Crossrail machine named after Olympic champion Jessica Ennis-Hill takes off from Stratford

Daniel Garrity

Daniel Garrity - Credit: Archant

The final two of Crossrail’s eight tunnel boring machines have been named after Olympic and Paralympic champions Jessica Ennis-Hill and Ellie Simmonds.

John Zammit

John Zammit - Credit: Archant

The names were suggested by students at Marion Richardson Primary School in Stepney.

Crossrail tunnelling machine named after Olympic champion Jessica Ennis-Hill

Crossrail tunnelling machine named after Olympic champion Jessica Ennis-Hill - Credit: none

Jessica started its race on Friday to build a 1.7 mile (2.7 km) tunnel to Stepney Green from Pudding Mill Lane, just a stone’s throw from where the track and field gold medallist won Gold.

Views to the Olympic Park from the Crossrail building site in Pudding Mill Lane.

Views to the Olympic Park from the Crossrail building site in Pudding Mill Lane. - Credit: Archant

She will be followed by sister machine Ellie, named after Paralympic gold medallist swimmer Ellie Simmonds, building a second tunnel.

Views to the Olympic Park from the Crossrail building site in Pudding Mill Lane.

Views to the Olympic Park from the Crossrail building site in Pudding Mill Lane. - Credit: Archant

Between them the pair, each weighing 1,000 tonne and costing £10million, will carve out 26 miles (42 km) of rail tunnels under London.

Views to the Olympic Park from the Crossrail building site in Pudding Mill Lane.

Views to the Olympic Park from the Crossrail building site in Pudding Mill Lane. - Credit: Archant


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The six other machines have already reached the half way mark in the tunnelling marathon with 11 miles (18 km) of tunnels completed. The new tunnels will connect east and west London and 37 stations from Maidenhead and Heathrow in the west, to Shenfield and Abbey Wood in the east.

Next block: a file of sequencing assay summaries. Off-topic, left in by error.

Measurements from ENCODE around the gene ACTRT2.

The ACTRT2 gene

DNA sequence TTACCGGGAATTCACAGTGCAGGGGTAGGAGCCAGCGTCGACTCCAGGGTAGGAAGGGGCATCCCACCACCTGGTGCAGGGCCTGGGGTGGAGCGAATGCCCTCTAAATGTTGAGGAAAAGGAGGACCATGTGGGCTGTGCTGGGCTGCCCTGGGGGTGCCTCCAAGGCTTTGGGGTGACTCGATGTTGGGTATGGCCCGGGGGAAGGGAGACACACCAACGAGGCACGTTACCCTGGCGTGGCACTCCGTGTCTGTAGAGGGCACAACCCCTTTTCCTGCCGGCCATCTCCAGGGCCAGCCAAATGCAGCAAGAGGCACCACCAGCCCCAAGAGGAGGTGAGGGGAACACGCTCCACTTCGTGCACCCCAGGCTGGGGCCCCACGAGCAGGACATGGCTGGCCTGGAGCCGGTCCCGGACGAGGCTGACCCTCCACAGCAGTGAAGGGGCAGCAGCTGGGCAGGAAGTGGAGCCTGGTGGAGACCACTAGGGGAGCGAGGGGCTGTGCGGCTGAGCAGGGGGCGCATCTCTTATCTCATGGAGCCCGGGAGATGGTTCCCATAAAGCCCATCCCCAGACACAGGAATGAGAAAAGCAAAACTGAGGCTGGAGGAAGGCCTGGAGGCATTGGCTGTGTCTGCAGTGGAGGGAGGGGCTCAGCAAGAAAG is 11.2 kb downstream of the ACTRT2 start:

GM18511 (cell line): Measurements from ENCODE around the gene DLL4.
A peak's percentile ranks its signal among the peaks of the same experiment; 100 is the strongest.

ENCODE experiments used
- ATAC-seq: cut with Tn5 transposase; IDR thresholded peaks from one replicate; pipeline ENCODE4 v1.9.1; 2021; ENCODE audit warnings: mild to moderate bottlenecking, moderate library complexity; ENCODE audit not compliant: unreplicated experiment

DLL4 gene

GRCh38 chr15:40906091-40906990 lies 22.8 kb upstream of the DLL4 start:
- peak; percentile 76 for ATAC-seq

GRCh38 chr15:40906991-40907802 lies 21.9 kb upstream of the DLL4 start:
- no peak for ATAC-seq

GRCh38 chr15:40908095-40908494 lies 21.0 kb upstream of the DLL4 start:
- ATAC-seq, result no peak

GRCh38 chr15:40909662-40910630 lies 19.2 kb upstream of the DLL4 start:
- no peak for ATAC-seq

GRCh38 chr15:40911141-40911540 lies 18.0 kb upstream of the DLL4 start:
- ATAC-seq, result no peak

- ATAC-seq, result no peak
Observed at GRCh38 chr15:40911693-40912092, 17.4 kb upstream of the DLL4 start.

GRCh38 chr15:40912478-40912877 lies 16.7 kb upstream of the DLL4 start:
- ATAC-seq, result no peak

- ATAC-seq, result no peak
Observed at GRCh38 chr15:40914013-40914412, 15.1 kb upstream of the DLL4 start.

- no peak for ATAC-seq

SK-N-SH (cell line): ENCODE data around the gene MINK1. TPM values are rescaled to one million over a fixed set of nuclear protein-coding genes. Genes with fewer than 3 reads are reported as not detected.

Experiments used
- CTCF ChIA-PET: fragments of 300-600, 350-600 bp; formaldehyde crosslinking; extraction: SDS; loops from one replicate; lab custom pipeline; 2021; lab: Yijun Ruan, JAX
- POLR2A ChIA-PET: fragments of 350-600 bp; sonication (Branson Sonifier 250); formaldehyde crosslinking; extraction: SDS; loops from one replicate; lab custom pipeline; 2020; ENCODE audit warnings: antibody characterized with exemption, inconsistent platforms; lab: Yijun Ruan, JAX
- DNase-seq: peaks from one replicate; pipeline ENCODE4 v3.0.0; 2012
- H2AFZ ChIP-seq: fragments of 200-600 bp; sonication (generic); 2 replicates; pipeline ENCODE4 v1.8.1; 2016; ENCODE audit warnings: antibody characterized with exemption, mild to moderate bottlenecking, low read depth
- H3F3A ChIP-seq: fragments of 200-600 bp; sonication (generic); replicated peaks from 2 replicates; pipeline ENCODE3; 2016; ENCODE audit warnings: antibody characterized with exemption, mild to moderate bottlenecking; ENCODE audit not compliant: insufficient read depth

Crossrail Programme Director Andy Mitchell said: “The Olympics legacy has transformed Stratford and east London, and Crossrail too will transform the way Londoners travel and support regeneration across the capital.”

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The naming of tunnel boring machines after women is a long-held tunnelling tradition and the names of Crossrail’s first six machines were each inspired by British heritage and history.

Ada and Phyllis were named after early computer scientist Ada Lovelace and Phyllis Pearsall, who created the London A-Z.

Elizabeth and Victoria were named after Queen Victoria and Queen Elizabeth II. Mary and Sophia were named after the wives of famous railway engineers Isambard Kingdom Brunel and Marc Isambard Brunel.

Once Jessica has completed her tunnel drive to Stepney, she will be partially dismantled and taken to the Limmo shaft at Canning Town to construct the final two Crossrail tunnels between Limmo and Victoria Dock Portal.

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